US Approves Another Big Patriot Missile Sale to Eastern Europe

Patriot air defense missile systems during Exercise Patriot Shock in Capu Midia, Romania on November 4, 2016. The weeklong exercise was designed to test the deployment readiness and joint interoperability. Image: DoD/Tech. Sgt. Brian Kimball
Patriot air defense missile systems during Exercise Patriot Shock in Capu Midia, Romania on November 4, 2016. The weeklong exercise was designed to test the deployment readiness and joint interoperability. Image: DoD/Tech. Sgt. Brian Kimball

The State Department has given tentative approval to the $3.9 billion sale of Patriot missile systems to Romania, the Defense Security Cooperation Agency (DSCA) said Tuesday. Russia has strongly opposed the sale.

The deal with Romania follows a proposed $8 billion sale of Patriot missile systems to Poland announced during President Donald Trump's visit to Warsaw last week.

DSCA said in a statement that the prime contractors for the sale to Romania will be Raytheon Corp. in Andover, Mass., and Lockheed-Martin in Dallas. The surface-to-air Patriot missile system was designed for defense against enemy aircraft and missiles.

DSCA said Romania asked for seven Patriot Configuration-3 missile systems, plus Modernized Fire Units and related support and equipment.

The related equipment consists of seven AN/MPQ-65 radar sets; seven AN/MSQ-132 engagement control stations; 13 antenna mast groups; 28 M903 launching stations; 56 Patriot MIM-104E Guidance Enhanced Missile-TBM (GEM-T) missiles; 168 Patriot Advanced Capability-3 (PAC-3) Missile Segment Enhancement (MSE) missiles; and seven Electrical Power Plants.

In its statement, DSCA downplayed Moscow's opposition to missile and aircraft defense enhancement measures for NATO allies in Europe. "The proposed sale of these missiles and equipment will not alter the basic military balance in the region," it said.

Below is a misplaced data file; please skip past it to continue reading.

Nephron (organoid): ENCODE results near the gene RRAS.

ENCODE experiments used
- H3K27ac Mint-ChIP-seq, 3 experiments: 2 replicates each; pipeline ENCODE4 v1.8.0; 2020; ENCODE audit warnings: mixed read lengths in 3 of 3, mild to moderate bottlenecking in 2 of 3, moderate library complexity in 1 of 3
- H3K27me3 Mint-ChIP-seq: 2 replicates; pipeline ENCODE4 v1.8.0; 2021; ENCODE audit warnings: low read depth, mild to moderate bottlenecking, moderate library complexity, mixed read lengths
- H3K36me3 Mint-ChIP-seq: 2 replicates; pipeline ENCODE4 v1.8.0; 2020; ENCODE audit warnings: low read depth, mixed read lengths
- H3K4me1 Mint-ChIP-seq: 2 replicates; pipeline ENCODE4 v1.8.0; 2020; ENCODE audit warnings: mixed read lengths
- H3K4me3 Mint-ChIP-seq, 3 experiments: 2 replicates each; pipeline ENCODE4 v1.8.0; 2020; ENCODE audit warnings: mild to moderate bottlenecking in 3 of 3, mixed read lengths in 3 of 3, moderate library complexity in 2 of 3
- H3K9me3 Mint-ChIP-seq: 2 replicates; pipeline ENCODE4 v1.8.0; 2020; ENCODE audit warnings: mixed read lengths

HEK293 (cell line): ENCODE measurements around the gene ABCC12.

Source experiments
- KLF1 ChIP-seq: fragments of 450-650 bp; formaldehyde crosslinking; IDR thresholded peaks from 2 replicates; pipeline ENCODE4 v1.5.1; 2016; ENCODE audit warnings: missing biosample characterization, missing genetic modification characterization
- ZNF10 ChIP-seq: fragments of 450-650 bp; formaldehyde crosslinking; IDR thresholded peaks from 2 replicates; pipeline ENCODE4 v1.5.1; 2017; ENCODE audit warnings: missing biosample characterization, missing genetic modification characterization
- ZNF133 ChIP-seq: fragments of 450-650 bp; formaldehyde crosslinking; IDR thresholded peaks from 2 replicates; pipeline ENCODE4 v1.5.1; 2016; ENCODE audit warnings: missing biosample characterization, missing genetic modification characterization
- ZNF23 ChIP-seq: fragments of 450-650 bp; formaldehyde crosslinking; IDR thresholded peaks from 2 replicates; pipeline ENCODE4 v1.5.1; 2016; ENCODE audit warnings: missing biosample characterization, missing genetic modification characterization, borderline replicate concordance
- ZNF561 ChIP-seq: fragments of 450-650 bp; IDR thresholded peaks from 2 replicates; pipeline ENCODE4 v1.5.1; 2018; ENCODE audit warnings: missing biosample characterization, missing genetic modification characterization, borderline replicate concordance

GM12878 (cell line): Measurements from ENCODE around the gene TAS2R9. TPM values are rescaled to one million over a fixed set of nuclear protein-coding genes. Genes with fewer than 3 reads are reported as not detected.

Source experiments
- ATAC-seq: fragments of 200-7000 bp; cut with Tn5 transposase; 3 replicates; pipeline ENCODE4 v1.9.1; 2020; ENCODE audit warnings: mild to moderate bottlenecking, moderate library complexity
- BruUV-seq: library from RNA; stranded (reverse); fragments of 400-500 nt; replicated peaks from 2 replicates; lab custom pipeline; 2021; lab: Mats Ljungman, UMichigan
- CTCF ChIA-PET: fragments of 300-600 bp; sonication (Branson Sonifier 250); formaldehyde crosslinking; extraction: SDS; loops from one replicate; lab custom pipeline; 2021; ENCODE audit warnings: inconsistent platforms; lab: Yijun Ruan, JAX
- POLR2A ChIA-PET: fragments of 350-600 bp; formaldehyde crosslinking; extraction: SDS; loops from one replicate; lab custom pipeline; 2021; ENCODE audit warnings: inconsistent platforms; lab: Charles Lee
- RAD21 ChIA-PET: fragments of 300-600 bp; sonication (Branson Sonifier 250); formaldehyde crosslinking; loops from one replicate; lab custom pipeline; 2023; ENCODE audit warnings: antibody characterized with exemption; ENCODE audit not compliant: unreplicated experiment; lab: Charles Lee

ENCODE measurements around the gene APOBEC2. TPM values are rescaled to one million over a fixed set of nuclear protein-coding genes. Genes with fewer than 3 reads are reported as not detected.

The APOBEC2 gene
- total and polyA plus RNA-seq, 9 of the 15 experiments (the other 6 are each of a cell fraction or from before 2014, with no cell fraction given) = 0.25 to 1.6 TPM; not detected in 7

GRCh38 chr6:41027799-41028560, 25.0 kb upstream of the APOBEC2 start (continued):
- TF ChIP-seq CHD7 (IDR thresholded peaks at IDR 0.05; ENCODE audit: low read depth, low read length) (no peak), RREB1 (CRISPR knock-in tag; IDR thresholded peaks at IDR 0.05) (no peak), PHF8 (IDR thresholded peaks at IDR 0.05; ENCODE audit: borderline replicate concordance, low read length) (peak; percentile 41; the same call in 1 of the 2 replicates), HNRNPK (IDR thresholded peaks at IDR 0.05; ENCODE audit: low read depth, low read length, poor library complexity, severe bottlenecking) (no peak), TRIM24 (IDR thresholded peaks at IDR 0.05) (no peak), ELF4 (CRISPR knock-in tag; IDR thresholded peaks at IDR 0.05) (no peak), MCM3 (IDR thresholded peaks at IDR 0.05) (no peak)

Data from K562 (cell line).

"Romania will use the Patriot missile system to strengthen its homeland defense and deter regional threats," DSCA said. "The proposed sale will increase the defensive capabilities of the Romanian military to guard against aggression and shield the NATO allies who often train and operate within Romania's borders. Romania should have no difficulty absorbing this system into its armed forces."

In Warsaw last week, the U.S. and Poland signed a memorandum of understanding for an $8 billion proposed sale of Patriot systems.

Polish Defense Minister Antoni Macierewicz said, "A memorandum was signed tonight that the U.S. government has agreed to sell Poland Patriot missiles in the most modern configuration. I am glad that I can pass on this information on the day of President's Trump visit to Warsaw."

Russian President Vladimir Putin on several occasions has called the deployment of defensive missile systems by NATO allies a "great danger" and has threatened to enhance Russia's missile systems in response.

The U.S. has previously sold Patriot systems to Taiwan, Germany, Greece, Israel, Japan, Kuwait, the Netherlands, Saudi Arabia, the United Arab Emirates and Spain.

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